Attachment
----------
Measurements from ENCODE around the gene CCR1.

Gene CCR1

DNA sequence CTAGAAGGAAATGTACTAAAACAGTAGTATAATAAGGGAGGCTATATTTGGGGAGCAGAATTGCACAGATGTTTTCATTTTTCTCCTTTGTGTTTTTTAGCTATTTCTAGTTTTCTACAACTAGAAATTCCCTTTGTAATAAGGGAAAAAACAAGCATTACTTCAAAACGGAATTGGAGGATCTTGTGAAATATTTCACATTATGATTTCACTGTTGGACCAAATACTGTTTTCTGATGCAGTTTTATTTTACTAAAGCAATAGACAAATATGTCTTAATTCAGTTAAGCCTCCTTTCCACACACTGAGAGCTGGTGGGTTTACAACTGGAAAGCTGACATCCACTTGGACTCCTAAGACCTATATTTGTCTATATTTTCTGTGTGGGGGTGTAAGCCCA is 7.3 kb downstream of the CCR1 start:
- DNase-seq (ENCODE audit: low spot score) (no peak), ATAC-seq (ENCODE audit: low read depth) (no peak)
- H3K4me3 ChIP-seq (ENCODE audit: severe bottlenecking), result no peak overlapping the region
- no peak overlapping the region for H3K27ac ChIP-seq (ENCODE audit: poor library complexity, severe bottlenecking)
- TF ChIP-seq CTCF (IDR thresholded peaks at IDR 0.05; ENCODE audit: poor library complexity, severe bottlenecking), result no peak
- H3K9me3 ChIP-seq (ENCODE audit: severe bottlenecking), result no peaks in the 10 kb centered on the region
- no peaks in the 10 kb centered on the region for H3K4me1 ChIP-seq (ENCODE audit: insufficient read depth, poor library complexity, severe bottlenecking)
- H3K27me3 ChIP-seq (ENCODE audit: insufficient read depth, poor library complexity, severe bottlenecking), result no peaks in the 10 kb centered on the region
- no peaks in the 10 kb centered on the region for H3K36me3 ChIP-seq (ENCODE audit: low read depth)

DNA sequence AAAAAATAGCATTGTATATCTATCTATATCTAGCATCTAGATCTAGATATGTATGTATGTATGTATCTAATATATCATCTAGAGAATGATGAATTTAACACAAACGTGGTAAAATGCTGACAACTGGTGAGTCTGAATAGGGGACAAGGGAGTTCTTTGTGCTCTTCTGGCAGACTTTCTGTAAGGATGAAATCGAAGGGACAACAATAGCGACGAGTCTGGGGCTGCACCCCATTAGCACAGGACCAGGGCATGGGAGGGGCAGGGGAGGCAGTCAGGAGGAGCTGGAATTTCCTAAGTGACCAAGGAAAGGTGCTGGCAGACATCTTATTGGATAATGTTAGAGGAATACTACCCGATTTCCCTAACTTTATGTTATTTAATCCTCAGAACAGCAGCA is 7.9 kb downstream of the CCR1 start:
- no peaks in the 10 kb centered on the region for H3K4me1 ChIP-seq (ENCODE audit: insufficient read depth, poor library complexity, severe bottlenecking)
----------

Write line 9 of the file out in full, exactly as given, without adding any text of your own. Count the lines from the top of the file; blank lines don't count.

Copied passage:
- no peaks in the 10 kb centered on the region for H3K4me1 ChIP-seq (ENCODE audit: insufficient read depth, poor library complexity, severe bottlenecking)